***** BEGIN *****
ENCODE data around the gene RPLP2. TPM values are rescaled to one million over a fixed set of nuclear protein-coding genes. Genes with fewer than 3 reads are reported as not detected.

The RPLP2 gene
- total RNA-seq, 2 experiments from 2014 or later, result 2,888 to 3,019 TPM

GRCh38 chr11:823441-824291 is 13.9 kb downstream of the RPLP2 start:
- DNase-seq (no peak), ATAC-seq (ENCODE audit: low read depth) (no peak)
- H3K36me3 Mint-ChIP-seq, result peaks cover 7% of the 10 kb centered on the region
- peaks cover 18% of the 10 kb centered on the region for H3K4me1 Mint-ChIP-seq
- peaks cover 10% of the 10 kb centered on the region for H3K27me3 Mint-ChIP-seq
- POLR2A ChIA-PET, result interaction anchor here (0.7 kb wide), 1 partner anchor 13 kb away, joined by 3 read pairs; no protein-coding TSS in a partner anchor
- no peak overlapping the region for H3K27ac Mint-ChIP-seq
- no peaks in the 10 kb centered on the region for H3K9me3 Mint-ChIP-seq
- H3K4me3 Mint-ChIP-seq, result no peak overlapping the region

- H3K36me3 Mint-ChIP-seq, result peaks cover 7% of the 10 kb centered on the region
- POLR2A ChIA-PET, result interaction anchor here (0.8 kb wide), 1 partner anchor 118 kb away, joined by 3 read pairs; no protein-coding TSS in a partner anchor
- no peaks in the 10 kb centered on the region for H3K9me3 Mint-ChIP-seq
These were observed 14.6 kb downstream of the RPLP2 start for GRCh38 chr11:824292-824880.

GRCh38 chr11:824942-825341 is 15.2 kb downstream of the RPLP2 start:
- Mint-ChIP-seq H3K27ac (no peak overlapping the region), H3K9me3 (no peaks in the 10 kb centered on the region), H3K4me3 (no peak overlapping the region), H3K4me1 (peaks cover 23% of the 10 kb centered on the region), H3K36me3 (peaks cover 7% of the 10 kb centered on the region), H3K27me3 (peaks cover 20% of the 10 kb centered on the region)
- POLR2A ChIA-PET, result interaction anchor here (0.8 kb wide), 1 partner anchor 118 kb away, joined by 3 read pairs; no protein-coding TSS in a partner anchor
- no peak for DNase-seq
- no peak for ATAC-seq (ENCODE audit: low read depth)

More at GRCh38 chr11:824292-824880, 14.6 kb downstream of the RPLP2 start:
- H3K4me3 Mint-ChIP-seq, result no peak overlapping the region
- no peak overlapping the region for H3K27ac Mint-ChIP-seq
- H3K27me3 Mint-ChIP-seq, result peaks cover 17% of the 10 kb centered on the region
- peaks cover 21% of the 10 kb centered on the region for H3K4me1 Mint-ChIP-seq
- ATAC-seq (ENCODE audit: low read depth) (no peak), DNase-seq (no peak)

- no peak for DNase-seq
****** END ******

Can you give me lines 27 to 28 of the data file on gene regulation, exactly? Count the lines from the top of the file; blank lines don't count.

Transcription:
- ATAC-seq (ENCODE audit: low read depth) (no peak), DNase-seq (no peak)

- no peak for DNase-seq